Paul Hostovskys Comments
About Naughtons Quarters there isnt much to say except (and I hate when people say this about their poemsso I guess Ive turned into one of those people I hatewhich I guess is fodder for another poem) that its true. Its a true story. It happened, and then I put it in a poem: I often go for walks in a nearby cemetery, where I noticed one of the gravestonesNaughtons (may he rest in peace) was covered with silver coins, mostly quarters, which Im always running out of, especially when I need them, especially for the parking meters in Boston where I work. So I stole some of them (god forgive me). And I felt a little guilty about it. And I told a friend about it later on, who told me that it was definitely not OK to do that. Nevertheless, I couldnt stop doing it. So I wrote the poem and immortalized Naughton (the redress of poetry?) by putting his name in the title.
The opening lines of Locust (When youre in pain/for a long time/and then the pain finally goes away/you miss the pain) was something someone said to me once (or something like that), and it stayed with me, because I didnt understand it, and yet I knew it was true, in a wayhad experienced it myself, sort ofbut couldnt explain it to myself. This poem is my attempt to explain it to myself.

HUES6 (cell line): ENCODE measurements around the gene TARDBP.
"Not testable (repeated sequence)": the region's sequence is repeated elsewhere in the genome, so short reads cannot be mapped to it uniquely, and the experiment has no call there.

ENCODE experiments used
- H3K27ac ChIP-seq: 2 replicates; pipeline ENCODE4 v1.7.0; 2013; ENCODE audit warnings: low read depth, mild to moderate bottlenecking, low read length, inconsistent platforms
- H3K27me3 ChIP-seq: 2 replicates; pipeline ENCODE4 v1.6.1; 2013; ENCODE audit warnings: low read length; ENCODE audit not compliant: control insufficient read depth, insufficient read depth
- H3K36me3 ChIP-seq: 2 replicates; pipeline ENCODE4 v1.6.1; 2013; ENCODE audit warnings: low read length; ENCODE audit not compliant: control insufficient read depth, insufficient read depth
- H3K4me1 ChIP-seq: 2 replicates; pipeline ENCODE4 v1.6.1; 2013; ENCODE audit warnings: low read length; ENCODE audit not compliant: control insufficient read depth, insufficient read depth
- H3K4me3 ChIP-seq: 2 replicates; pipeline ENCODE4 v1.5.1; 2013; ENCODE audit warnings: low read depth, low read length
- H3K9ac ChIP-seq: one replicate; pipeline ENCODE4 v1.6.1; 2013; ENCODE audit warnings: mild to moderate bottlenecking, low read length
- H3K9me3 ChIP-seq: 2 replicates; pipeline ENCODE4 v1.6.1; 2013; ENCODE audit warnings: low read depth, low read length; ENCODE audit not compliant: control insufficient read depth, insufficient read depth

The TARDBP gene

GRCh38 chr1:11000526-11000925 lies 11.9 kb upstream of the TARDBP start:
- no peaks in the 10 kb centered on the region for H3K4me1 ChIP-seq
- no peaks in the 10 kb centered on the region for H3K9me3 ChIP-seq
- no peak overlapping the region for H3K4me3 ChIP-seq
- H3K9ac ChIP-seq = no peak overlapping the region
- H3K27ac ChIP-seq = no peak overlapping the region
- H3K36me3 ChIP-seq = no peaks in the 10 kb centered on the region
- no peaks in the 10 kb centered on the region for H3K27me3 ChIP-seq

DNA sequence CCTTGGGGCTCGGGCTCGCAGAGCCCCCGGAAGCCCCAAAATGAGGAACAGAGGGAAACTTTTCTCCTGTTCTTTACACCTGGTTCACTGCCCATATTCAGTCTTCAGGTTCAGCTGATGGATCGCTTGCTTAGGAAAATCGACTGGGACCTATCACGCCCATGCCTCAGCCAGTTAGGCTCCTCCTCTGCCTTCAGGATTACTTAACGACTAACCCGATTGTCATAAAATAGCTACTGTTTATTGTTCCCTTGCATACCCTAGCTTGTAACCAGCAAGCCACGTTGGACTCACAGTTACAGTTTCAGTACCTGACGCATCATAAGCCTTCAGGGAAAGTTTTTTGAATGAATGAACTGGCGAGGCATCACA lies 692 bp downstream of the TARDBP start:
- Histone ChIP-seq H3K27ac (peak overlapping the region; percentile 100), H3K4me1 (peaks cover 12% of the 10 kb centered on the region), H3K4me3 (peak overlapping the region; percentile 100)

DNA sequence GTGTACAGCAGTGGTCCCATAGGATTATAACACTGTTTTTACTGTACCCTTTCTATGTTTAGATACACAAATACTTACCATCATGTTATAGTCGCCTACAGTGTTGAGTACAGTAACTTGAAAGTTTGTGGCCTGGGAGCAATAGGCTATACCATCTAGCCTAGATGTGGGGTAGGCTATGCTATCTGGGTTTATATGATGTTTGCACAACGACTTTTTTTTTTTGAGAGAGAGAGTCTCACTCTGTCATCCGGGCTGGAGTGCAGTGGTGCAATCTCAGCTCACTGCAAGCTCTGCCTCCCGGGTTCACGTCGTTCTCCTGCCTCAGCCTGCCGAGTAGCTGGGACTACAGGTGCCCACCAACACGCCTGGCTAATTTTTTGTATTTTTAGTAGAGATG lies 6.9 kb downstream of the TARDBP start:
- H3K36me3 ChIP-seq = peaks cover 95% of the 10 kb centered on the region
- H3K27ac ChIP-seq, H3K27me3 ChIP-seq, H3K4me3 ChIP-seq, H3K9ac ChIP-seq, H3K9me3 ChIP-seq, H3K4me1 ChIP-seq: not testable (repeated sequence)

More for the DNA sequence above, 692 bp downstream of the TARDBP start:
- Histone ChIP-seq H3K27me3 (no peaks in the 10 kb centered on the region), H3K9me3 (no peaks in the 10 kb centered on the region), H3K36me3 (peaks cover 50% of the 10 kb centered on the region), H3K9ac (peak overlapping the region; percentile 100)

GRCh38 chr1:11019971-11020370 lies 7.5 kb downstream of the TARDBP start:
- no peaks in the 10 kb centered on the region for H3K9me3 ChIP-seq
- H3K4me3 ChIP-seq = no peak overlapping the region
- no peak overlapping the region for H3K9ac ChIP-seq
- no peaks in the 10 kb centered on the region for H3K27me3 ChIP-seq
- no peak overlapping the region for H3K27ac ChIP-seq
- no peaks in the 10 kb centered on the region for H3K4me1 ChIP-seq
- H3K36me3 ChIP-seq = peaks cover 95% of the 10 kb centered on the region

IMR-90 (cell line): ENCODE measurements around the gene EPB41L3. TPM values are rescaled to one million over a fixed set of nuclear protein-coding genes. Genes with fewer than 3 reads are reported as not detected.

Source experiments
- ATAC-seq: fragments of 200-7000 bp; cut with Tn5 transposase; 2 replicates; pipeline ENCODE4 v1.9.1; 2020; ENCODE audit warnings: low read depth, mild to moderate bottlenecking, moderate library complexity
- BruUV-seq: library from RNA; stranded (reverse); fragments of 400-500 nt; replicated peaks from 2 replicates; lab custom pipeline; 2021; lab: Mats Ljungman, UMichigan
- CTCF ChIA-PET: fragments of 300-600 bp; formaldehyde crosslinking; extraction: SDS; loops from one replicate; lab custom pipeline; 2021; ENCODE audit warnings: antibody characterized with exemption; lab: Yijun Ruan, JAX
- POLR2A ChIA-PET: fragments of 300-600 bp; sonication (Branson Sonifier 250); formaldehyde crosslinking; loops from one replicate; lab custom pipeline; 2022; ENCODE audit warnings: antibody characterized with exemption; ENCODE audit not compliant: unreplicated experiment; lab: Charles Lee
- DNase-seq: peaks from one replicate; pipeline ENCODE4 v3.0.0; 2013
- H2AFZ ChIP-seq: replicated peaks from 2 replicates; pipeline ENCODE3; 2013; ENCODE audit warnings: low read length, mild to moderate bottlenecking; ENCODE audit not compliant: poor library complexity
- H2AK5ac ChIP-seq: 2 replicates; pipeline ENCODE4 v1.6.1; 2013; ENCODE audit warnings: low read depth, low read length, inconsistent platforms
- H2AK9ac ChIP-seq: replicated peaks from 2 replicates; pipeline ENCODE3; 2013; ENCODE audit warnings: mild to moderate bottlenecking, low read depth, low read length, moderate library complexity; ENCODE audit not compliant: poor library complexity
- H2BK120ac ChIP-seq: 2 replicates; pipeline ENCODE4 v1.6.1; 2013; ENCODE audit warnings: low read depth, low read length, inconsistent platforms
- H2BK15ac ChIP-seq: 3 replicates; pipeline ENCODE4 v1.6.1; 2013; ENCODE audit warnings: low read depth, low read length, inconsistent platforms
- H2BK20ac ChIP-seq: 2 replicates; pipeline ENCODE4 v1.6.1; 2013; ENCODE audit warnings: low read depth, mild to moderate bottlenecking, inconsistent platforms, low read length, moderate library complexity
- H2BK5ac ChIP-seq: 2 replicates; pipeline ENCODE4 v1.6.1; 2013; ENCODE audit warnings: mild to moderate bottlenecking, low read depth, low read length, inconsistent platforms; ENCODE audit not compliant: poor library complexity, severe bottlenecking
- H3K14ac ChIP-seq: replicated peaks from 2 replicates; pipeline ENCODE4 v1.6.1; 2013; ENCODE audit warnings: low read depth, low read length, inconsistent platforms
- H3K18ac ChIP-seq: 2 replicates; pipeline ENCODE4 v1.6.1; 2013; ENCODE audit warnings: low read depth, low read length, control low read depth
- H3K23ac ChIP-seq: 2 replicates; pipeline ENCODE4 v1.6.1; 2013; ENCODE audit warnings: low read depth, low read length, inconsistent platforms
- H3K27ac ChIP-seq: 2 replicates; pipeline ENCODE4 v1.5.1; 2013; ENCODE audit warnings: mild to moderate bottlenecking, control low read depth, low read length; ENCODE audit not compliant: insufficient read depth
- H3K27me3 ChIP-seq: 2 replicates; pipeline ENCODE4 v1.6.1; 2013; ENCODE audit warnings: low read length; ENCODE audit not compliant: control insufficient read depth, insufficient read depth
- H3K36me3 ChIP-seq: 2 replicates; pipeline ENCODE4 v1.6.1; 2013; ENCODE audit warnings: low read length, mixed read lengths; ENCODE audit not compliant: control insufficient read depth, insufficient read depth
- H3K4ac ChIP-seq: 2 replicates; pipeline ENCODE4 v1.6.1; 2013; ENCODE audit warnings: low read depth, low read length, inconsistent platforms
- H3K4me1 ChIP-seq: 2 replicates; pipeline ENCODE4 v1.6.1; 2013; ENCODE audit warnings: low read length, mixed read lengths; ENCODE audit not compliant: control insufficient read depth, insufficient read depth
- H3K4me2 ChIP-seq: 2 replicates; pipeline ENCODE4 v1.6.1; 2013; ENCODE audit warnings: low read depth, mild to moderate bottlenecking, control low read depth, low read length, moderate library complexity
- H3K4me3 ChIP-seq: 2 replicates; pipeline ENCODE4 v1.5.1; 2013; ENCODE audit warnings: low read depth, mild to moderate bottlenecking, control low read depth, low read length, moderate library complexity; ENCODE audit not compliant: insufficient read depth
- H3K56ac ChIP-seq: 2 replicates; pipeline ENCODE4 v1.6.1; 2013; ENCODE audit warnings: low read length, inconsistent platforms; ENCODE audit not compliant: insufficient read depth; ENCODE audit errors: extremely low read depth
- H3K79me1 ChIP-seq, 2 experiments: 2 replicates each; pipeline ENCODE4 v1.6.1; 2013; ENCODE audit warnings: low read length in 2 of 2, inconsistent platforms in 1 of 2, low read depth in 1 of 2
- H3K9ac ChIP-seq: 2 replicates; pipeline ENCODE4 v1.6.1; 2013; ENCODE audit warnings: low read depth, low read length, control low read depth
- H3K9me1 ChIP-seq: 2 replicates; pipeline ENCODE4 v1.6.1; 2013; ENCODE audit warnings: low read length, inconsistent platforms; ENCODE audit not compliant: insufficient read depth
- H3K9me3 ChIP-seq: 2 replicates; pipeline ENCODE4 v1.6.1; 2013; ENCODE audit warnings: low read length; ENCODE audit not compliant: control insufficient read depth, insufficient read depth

As for Postmortem, I think the Buddha said not to pursue happiness. Which sounds a little un-American, doesnt it? But the Buddha also said happiness itself is a byproduct. Now thats American! Byproducts are something we, as Americans, can relate to, cant we? The byproducts of oil refinement, say, which account for just about everything in our modern American lives, giving us all more time and energy for the pursuit of
happiness. And who knows what to do with so much happiness when its all said and done? Bury it in the body? Send it orbiting around in the head? Flush with happiness, it could kill us if were
mindful. We could die of happiness.
Return to Archive